MODERN MANNERS: YOUR CUT-OUT-AND-KEEP GUIDE TO SURVIVING THE MINEFIELD

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Dear Serena,

OK, so women don't have to take their husbands' names, and it is not going to damage the children, but what are you going to call the children? It is all very well hyphenating them, but we are going to be in a right old mess when their children have children, aren't we?

Sylvia, Southampton

I think this is one of those things probably best left to the individual. Myself, I rather like the hyphenation option; by the third generation, the children's children's children will all sound like German aristocrats, and those annoying forms that expect us all to have names of no more than seven letters each will have been declared obsolete. You could try the "patrilinear for boys, matrilinear for girls" option, but you might get very bored explaining to every dullard you meet why your set of full siblings had different surnames. I know a few people who have gone for the lottery approach, naming all the children after the first, who gets the patronym or the matronym depending on its sex. This is quite neat, as no one can blame anyone else later on in life.

Then again, there's no point in getting too worked up about this subject. As long as your child doesn't end up being called something like Mildred Blight or Hugh (brother of Samantha) Janus, it doesn't really matter at the end of the day. And anyone who thinks that it does probably isn't called Smith.

Why does no one ever talk to anyone else in lifts?

Mark, Sutton

Don't they, Mark? Are you sure about that? Are you certain it isn't just that they fall silent when you walk into a lift?

Although it makes me a Sagittarian, for which I am, naturally, grateful, I sometimes wish I hadn't been born in December. The problem is that, whenever I decide to have a birthday party, half the people whom I would like to come turn out to already be going to other people's Christmas parties. This year, my birthday falls on a Saturday, and I have already received two invitations to parties on my birthday. It just doesn't seem fair. Is there anything I could do about this?

Tracy, Padstow

Having the same problem myself, I sympathise. And the problem is of course exacerbated by the fact that you are a Sagittarian. If you had been born under one of the anal earth signs, or were a punctilious, passionate water sign, you would have remembered to get all your party invitations out in October.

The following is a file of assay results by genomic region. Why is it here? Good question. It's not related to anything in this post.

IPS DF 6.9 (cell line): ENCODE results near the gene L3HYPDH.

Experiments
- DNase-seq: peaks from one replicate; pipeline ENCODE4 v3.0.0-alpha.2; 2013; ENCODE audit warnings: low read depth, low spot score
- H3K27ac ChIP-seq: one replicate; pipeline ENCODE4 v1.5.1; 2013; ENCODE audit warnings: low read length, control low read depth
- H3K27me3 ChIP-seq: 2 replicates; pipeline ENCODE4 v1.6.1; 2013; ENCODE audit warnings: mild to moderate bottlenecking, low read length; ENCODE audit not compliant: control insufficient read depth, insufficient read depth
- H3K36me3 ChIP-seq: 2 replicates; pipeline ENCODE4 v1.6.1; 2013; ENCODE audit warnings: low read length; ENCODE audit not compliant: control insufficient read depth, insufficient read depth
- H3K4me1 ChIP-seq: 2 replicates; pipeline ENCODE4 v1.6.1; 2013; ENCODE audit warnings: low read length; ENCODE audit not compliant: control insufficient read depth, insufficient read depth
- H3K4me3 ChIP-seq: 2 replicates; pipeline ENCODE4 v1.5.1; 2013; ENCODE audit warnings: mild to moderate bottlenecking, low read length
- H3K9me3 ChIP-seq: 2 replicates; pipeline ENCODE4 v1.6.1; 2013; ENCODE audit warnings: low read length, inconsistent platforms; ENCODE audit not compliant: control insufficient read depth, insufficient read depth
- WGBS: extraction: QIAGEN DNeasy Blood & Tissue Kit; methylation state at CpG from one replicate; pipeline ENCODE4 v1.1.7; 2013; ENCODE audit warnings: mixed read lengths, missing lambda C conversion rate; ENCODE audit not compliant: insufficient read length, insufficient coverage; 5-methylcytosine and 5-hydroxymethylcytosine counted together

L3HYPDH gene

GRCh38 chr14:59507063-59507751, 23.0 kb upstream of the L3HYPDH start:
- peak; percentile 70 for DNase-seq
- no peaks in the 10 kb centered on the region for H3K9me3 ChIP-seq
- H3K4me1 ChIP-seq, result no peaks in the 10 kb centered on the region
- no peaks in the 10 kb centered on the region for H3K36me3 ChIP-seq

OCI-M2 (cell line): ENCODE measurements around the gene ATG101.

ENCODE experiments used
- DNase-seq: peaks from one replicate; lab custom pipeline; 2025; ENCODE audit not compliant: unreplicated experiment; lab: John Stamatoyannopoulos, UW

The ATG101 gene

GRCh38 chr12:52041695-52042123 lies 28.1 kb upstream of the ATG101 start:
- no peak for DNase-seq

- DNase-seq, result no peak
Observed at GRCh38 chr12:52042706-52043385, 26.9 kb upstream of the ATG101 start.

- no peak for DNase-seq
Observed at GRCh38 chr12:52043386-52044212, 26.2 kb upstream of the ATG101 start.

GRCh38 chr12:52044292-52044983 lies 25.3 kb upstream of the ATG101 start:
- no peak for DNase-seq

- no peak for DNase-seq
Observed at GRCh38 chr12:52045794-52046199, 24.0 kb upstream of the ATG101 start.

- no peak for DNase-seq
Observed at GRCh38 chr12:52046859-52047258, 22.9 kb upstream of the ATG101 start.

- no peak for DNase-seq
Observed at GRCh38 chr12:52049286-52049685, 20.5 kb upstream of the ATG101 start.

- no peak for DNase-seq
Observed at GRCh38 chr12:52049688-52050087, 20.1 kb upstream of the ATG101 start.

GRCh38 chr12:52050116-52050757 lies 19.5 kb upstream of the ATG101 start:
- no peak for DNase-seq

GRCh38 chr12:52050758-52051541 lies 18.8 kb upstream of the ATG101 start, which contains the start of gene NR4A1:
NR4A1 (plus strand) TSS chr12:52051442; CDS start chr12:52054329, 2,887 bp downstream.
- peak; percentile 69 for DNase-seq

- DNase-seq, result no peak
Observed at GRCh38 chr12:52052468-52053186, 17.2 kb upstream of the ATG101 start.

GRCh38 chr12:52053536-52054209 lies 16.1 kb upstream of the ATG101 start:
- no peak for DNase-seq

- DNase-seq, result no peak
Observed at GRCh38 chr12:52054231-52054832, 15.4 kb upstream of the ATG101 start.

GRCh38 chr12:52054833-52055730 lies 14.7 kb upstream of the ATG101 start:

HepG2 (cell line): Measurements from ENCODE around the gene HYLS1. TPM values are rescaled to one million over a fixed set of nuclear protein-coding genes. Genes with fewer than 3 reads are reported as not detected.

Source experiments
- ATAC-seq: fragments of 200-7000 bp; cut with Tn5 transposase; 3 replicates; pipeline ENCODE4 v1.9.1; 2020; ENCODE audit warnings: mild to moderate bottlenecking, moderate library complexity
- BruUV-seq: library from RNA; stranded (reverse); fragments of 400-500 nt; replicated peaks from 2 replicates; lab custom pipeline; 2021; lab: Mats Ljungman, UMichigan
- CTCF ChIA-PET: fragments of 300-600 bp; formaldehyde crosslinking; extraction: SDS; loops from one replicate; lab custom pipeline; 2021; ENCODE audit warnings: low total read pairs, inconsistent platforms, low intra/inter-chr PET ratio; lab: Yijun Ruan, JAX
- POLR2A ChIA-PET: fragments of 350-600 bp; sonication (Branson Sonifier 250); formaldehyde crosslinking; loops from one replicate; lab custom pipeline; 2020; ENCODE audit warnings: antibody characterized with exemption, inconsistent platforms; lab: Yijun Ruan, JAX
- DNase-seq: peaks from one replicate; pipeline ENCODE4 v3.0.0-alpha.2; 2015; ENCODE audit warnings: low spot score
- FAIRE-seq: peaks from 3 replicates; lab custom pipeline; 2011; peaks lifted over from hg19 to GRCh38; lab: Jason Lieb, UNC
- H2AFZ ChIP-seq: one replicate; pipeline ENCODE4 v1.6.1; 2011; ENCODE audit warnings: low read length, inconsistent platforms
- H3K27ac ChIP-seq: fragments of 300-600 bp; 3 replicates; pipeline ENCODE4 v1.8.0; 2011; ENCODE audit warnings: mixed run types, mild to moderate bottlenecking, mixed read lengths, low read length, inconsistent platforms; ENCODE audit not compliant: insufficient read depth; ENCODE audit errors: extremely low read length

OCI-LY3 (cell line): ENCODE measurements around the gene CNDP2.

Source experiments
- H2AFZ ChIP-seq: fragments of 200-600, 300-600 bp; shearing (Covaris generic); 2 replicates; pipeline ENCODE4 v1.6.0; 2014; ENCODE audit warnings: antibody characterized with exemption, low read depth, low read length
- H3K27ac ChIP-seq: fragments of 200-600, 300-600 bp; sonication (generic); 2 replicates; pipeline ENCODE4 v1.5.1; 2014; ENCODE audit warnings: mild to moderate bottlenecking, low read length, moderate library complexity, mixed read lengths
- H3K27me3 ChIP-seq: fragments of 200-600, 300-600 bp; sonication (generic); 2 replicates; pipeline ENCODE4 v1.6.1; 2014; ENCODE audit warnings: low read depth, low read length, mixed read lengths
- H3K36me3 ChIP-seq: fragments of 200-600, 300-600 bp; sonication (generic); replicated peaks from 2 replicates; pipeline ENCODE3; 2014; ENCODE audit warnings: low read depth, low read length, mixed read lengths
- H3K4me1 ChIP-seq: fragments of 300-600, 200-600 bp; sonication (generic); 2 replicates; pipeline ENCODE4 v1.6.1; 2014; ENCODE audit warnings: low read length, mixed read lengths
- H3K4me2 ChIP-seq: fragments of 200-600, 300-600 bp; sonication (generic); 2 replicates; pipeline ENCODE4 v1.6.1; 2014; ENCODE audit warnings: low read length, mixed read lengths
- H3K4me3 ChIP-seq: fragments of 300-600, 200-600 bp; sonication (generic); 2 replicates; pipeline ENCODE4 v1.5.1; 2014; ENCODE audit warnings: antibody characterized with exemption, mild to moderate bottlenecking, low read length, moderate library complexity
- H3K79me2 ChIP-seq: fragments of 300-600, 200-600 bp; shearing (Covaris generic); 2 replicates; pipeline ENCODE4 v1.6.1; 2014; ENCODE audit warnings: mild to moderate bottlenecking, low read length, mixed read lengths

Still, it is tough being a Christmas baby; aside from a childhood of combined birthday-Christmas presents from mean godparents, it is amazing how many people who don't bother with birthday parties of their own at times of the year when there's nothing much going on and everyone would be grateful for the chance of a knees-up, will ignore yours for a Christmas party that, let's face it, will just disappear under the welter of all the others.

If it really matters to you that everyone turns up, warn the neighbours and revise your party plans so that your bash kicks off around 10pm. People who get their invites out early are almost always of the "drinks 6.30pm" persuasion, and there will be dozens of their ex-guests wandering the streets half-cut just before closing-time, desperate not to go to bed yet. If you can provide dancing, they will love you for ever. It will also, if you can be a bit organised yourself and be ready by the end of the afternoon, give you a chance to go to the other parties and nick a couple of bottles.

And, when you are tempted to curse the unfortunate timing of your birth, remember the advantages. For a start, and particularly if you leave it late enough to send out your invites so that only half the people you ask can come, you can knock off a large chunk of your social debts in one fell swoop without having to go through quite so much of the hosting process. You can also gather up a host of charming stocking-fillers to give to your stepfamily at a time of year when they are unlikely to get soiled before Christmas.

How can I get the bloodstains out of my Aubusson carpet?

Lucretia, Northants

Whatever you do, avoid detergent. My grandmother used to swear by milk, but milk tends to bleach anything it touches, which would make your carpet go a bit patchy. The only way to get an even finish would be to fill up your Jacuzzi (get one built if you don't have one already) with milk and put the carpet in it in its entirety. An hour or so should do it, and make sure you give it a thorough cold-water rinse afterwards to avoid those tricky problems with yoghurt in the weft. And in future, make sure you use Persian carpets. Bloodstains don't tend to show up on them anything like as much.

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